How to Recover from Zoom Fatigue

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Day after day it is the same.  Zoom for several hours or maybe almost the whole day.  Stay inside with just your new pals–your computer and smartphone.  In March, 2020 this condition was given a name, “Zoom fatigue”.  And then no one thought it would still be with us one year later.

Working and learning online can sap your energy by requiring long periods of close attention to the image and voice of others as well as to yourself.

What Causes Zoom Fatigue

It requires more effort to interact with someone on zoom than it does to interact face-to-face.  In face-to-face interactions your gazes shifts from looking at the person to looking at the surroundings and you are not also looking at yourself.  In zoom the other person is closer than would be in a face-to-face interaction.  This closeness causes discomfort because your personal space is being invaded.  In zoom there is also a slight lag before the other person responds and this lag also leads to fatigue.

Then there is looking at yourself on the zoom screen, which can be embarrassing.  You notice every flaw in your appearance and conclude that the others on zoom must be aware of them too. 

Passive Versus Active Activity

And so much of what is on the zoom screen requires passive viewing.  Team mates are droning on and on.  Teachers are lecturing or assigning a short passage to read.  Even watching a video is boring because it is such a passive activity. 

If you could actively manipulate data or objects on the screen you would at least get some positive reinforcement and that would increase the “feel good” neurotransmitter, dopamine.  Actively involving the online viewer is why video games are so appealing and why teachers are encouraged to use a problem-solving approach rather than lecturing.

But, no, with zoom you just watch, listen, and occasionally reply.

Limits of Attention

After 20 minutes your attention has totally departed.  Twenty minutes is the attention span for the average adult.  Although attention span varies widely among people of all ages, for the elementary school aged child attention span is 12-20 minutes. Yet, everyone is often required to pay attention on online way beyond what is humanly possible.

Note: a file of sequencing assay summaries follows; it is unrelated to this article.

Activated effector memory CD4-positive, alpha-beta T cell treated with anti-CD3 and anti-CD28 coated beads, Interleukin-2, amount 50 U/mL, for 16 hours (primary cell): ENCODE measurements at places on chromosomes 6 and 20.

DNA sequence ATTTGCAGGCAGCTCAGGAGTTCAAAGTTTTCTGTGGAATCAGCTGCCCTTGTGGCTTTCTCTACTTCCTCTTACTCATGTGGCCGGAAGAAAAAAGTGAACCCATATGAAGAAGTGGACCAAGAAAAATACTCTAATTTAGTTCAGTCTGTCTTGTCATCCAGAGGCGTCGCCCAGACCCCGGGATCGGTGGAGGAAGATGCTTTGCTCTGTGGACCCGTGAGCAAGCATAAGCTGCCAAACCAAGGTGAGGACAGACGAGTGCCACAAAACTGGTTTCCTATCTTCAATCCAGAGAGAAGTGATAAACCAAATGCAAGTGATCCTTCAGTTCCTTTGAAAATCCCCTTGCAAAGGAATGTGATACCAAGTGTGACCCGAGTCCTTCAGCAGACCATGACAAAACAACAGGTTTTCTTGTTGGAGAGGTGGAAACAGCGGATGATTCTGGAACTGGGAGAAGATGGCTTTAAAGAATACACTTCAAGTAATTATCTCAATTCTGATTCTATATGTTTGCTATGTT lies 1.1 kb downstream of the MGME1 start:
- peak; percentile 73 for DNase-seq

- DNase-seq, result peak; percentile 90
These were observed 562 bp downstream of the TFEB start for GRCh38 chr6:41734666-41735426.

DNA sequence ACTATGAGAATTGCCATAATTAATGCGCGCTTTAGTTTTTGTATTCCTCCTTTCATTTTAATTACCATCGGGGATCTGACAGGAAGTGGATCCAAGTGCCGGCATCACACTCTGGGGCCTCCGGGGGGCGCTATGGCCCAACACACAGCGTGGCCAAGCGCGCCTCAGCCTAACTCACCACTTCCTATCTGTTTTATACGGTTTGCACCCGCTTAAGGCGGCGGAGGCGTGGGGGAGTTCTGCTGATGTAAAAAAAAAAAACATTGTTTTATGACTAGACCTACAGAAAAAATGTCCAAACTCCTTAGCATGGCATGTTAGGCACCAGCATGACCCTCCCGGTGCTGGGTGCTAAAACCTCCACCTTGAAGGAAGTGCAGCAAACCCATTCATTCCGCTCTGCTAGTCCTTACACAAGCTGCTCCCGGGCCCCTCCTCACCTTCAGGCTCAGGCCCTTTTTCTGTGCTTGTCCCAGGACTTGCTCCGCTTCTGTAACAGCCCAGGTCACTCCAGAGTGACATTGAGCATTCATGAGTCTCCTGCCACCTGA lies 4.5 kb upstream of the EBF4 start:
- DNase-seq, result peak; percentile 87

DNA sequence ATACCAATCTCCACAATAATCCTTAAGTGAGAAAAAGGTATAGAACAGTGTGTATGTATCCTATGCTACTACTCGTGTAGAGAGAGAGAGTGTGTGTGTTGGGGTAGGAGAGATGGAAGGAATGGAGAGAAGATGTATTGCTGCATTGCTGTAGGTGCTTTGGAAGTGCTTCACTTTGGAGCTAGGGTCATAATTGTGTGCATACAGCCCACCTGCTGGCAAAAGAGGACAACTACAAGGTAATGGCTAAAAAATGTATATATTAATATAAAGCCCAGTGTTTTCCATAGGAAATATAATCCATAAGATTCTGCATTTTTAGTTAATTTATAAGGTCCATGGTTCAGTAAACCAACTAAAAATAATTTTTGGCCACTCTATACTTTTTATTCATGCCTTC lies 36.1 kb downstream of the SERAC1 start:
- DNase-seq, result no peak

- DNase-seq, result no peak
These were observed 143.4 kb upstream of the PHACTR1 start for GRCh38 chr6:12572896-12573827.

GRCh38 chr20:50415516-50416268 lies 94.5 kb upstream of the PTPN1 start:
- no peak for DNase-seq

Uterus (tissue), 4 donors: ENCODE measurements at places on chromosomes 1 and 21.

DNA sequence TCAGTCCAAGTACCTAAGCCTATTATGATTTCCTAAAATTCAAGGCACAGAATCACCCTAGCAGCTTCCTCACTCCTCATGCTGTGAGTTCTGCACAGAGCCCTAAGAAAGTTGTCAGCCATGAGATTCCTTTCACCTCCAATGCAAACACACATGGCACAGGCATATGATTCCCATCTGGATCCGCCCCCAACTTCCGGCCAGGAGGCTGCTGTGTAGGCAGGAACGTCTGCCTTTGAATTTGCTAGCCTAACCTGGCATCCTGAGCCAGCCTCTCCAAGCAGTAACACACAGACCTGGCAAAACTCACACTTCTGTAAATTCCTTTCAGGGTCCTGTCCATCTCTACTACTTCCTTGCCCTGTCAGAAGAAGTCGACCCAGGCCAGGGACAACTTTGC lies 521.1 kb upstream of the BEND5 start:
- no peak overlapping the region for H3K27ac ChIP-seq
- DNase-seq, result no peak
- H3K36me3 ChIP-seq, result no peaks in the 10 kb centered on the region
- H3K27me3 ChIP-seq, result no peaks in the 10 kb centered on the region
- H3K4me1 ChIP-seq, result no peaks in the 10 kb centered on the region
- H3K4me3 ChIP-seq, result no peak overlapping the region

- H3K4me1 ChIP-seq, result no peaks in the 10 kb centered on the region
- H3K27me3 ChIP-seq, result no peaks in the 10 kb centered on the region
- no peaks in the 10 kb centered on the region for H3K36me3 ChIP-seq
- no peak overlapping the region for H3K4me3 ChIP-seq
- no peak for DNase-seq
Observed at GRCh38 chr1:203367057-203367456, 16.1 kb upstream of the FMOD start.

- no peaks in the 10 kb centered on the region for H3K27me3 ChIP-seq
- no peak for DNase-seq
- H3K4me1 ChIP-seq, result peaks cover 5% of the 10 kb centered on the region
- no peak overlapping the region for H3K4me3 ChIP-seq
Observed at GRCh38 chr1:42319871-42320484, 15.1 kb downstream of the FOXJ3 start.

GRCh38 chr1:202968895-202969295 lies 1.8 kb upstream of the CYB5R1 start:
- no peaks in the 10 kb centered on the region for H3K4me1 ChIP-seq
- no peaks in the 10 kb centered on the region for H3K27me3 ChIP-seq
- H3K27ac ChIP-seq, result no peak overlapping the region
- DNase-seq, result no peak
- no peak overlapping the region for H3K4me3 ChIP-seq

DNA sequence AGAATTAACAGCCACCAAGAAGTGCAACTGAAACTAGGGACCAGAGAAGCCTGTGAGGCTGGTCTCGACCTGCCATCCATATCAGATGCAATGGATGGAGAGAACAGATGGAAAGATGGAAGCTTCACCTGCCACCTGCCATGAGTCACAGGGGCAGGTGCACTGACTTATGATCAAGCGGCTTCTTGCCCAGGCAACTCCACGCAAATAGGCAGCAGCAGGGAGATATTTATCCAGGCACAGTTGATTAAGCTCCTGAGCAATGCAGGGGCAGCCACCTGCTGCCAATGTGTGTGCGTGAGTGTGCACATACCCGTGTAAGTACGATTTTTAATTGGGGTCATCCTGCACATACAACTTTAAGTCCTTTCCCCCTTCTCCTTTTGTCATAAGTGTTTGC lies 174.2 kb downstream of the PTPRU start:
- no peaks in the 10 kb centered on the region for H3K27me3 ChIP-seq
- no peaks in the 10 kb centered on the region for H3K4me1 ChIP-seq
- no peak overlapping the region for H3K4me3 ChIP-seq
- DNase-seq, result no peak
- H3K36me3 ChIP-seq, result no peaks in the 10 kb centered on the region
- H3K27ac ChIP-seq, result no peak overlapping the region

Because you are unwillingly tied to Zoom, your attention lags and your resentment grows. Even apathy sets in.

Cognitive Overload

So, you check email or texts, or social media.  Yes, this breaks the boredom but it also subjects you to cognitive overload. You are fooling yourself if you think you can multitask and no one will notice.  The minute you divide your attention, you are adding more stimuli that you trying to respond to at the same time.  Cognitively you can’t do a good job of anything if you are trying to attend to too much at once.

Sitting in one place for long periods of time, working from the same room in the same house, all lead to despair.  It seems nothing will ever change.  Being isolated from face-to-face interaction is taking its toll on your mind and body. Yet, you quickly dismiss any escape because of the threat of being exposed to COVID. 

Do This One Thing

There is one thing you can do, however, to keep from going crazy, even if you have to work/learn online for long periods of time day after day.  You can break your online time into 45-minute (or, even better yet, 20-minute) periods.  Between each period stand up, take up to three deep breaths, stretch, and look out a window at nature. If possible, open a window and breath the fresh air or take a moment to go outside and “smell the roses”.  Notice all the different shades of green on one tree or plant.  Notice whether there is a slight breeze, what sounds you hear, and what smells are coming from nearby plants and flowers.  You don’t have to spend more than a few minutes doing this but those minutes will rejuvenate your mind and body. You then can focus on your work/lessons more clearly and with more interest.